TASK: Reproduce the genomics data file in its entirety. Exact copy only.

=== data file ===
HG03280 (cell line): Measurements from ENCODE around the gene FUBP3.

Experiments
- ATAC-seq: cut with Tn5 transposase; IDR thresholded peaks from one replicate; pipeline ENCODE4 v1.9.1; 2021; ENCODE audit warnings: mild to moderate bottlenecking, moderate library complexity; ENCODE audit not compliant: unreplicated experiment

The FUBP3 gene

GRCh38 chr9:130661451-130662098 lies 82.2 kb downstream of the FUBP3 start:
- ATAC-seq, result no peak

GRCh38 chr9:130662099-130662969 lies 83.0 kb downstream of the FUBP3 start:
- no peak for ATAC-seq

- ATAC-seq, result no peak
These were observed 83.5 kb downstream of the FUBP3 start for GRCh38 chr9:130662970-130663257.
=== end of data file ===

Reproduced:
HG03280 (cell line): Measurements from ENCODE around the gene FUBP3.

Experiments
- ATAC-seq: cut with Tn5 transposase; IDR thresholded peaks from one replicate; pipeline ENCODE4 v1.9.1; 2021; ENCODE audit warnings: mild to moderate bottlenecking, moderate library complexity; ENCODE audit not compliant: unreplicated experiment

The FUBP3 gene

GRCh38 chr9:130661451-130662098 lies 82.2 kb downstream of the FUBP3 start:
- ATAC-seq, result no peak

GRCh38 chr9:130662099-130662969 lies 83.0 kb downstream of the FUBP3 start:
- no peak for ATAC-seq

- ATAC-seq, result no peak
These were observed 83.5 kb downstream of the FUBP3 start for GRCh38 chr9:130662970-130663257.